growth in the industry its profitability has taken a nose dive Chinese steel mills were earning healthy margins of around seven to eight per cent before the global financial crisis In 2009 it dropped to 2 9 per cent According to figures from the China Steel and Iron Association margins for steel mills stood at a razor thin 0 41 per cent for the first three quarters of 2012 Shen Wenrong chairman of Shagang Group the country s largest private steel producer said the profit for a tonne of crude steel was less than a simple stir fried meat dish Despite miniscule profit margins Chinese steel mills have kept on producing Some have reportedly even been churning out steel at a loss Their actions seem to defy common sense China s peculiar political economy has contributed to this strange state of affairs A lot of steel mills in less economic developed regions are some of the largest employers and contributors of tax revenues to cash strapped local governments Production decisions are often intertwined with the need to preserve social stability at all costs a top priority for local officials So Beijing s efforts to clamp down on the steel industry have been thwarted by powerful vested interests in local government and banks This impasse is likely to break soon as a result of China s rapidly deteriorating environment Chinese citizens are getting increasingly restive with the problem and some have even taken to the streets to protest the polluting projects The rising environmental awareness is putting the government on notice Premier Li Keqiang has pledged to phase out polluting industries in a bid to put the country on a more sustainable economic growth path In October the State Council the Chinese cabinet said it wanted to phase out 80 million tonnes of steel production capacity in the next five years To put that in perspective Australia produced about five million tonnes of steel in 2012 according to the Australian Steel Institute Chinese analysts believe this new directive is likely to be more effective this time due to mounting public displeasure over the worsening environmental problem Hebei one of the largest steel making provinces in China just announced its own ambitious goal to reduce its steel production capacity by 60 million tonnes and coal consumption by 40 million tonnes in the next four years Seven out of ten of the country s most polluted cities are in the province The steel industry is a big contributor to the problem Officials there have been under pressure to clamp down on polluting steel production facilities Hebei s geographical proximity to Beijing has made the need to act even more urgent The provincial government forcibly closed down ten steel mills recently The combined capacity of these mills was about 6 8 million tonnes One local official said we prefer blue skies over tax revenue and we want to preserve a good environment for future generations rather than just keep growing the GDP according to Chinese media Follow peteryuancai on Twitter Print this page More from Peter Cai 10 Jan Australia is not the key to China s resource prison 09 Jan China s shock and ore at the Australian way 08 Jan Australia s brave new world for Chinese investors 07 Jan Paper tiger China s potential debt disaster 03 Jan Mao s proletariat paradise lost Related articles 10 Jan Korea China jostle for Aust resources 10 Jan China trade balance contracts 10 Jan Volvo Cars sales up in 2013 10 Jan China s Fosun buys Portuguese insurer in privatisation 10 Jan Australia is not the key to China s resource prison More from Business Spectator Technology Adapt or die Commercial The Future of Energy Family Business Alan Kohler s Family Business China China Spectator Please log in or register to post comments Comments on this article Comments Policy Richard Campbell Tue 2013 12 10 11 48 Well done Peter there has been far too little attention to these over capacity issues Accompanying them is the debt build up Somehow the Australian media seem to imagine that all the over capacity in steel cement solar shipbuilding and the rest came for free James lastName Tue 2013 12 10 12 25 Global Times has even claimed that the thick smog which reduces visibility to a few metres is conducive to missile defence The Global Times should claim that with China being such a polluted hell hole that they ll never have to worry about anyone invading It just shows how stupid their populous is that their press could even consider publishing such statements James lastName Tue 2013 12 10 12 27 One local official said we prefer blue skies over tax revenue and we want to preserve a good environment for future generations rather than just keep growing the GDP I m not sure anyone would be gullible enough to believe a CCP official would believe that Pat Williams Tue 2013 12 10 13 36 This is an excellent piece in explaining the complexity and contradictions in the world s biggest steel industry Comments such as the above go a long way in demonstrating the common misconceptions and prejudices that still abound about China s state dominated industries This article demonstrates clearly that the multi layered state has conflicted interests Provincial governments promote distorted inefficient and subsidised growth resulting in both overcapacity and pollution whilst the central state tries to push reforms that would solve locally created problems But solving China s steel overcapacity and pollution problems will be very difficult exactly because it pits the different levels of state interests against each other Phil Clarke Tue 2013 12 10 14 13 On the contrary I think James has got it right I have similar trouble believing Peter s quote which reads far more like regime propaganda I would be interested in knowing which Chinese media items it appeared in most especially if they were widely distributed Chinese language publications internally available In a totalitarian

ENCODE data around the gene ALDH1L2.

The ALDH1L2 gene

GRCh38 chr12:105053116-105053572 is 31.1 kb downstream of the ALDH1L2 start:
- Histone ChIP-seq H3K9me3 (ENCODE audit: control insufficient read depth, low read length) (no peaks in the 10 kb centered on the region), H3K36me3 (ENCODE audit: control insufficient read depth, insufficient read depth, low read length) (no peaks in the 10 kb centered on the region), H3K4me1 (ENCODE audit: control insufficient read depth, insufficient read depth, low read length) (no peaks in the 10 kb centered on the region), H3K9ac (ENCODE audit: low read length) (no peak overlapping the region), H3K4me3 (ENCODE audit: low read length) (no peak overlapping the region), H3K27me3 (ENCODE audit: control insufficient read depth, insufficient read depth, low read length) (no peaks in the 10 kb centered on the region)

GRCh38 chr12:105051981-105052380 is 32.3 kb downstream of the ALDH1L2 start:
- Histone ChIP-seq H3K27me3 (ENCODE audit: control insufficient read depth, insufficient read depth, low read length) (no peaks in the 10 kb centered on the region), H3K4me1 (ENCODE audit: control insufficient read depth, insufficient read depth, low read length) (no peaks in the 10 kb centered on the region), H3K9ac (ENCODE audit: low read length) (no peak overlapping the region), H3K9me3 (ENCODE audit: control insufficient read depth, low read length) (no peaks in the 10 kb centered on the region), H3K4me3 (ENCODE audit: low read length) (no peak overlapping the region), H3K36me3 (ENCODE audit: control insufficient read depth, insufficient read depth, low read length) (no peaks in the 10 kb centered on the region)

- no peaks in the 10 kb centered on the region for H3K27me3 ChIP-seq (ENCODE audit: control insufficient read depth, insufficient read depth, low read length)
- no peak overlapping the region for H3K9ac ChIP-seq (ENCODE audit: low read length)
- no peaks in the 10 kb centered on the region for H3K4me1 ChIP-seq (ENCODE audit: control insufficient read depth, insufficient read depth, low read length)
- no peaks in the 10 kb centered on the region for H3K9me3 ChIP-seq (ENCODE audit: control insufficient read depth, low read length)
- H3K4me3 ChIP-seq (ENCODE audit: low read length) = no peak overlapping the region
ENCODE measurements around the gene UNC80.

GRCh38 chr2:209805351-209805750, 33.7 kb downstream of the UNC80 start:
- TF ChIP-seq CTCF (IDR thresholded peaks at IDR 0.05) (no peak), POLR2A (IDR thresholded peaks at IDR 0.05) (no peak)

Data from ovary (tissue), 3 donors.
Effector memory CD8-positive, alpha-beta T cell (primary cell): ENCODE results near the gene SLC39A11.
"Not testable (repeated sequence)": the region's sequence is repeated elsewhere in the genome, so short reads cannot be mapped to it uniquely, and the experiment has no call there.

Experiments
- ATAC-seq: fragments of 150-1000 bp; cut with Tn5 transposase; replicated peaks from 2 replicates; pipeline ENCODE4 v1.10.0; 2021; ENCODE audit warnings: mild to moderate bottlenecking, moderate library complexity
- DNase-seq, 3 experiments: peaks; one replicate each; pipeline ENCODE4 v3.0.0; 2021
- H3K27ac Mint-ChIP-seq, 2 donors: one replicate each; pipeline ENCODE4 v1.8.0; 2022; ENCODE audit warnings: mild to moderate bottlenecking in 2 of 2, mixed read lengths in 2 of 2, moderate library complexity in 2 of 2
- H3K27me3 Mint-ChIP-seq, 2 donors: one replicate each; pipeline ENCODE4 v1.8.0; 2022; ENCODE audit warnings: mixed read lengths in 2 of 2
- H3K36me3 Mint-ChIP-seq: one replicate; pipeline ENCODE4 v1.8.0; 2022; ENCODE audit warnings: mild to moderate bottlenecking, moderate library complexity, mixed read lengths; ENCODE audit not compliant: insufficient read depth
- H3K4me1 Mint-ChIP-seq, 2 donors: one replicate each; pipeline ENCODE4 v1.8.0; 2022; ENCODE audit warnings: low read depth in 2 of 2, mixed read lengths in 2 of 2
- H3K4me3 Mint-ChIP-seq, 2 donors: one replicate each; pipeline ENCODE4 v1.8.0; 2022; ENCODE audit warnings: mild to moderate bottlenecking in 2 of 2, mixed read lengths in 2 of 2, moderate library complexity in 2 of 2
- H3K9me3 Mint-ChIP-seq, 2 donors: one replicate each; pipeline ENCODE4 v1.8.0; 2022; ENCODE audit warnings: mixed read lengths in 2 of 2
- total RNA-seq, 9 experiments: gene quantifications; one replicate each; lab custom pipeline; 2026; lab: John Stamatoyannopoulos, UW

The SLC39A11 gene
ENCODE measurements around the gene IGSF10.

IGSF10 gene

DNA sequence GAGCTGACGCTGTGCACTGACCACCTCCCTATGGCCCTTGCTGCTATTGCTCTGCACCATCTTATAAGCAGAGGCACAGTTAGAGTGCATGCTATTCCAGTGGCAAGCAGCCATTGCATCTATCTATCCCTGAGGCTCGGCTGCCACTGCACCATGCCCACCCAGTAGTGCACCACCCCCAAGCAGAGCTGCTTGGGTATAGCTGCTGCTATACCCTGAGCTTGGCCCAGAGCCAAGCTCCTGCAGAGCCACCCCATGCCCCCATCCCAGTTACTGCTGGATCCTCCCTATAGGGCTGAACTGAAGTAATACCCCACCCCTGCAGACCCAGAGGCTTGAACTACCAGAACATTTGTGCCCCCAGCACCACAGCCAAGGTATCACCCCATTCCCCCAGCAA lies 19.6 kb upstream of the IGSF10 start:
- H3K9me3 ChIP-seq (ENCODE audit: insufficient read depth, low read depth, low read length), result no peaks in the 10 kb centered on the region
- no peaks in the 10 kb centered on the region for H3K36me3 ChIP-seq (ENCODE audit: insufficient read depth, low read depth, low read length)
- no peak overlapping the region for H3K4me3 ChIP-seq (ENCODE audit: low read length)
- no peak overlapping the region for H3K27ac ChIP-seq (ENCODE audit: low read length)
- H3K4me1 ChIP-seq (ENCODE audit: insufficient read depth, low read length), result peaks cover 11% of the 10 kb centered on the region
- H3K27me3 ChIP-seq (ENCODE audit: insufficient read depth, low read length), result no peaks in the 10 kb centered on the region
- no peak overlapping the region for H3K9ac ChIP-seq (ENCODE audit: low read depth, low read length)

Original URL path: http://www.businessspectator.com.au/article/2013/12/10/china/silver-lining-chinas-smog (2014-01-12)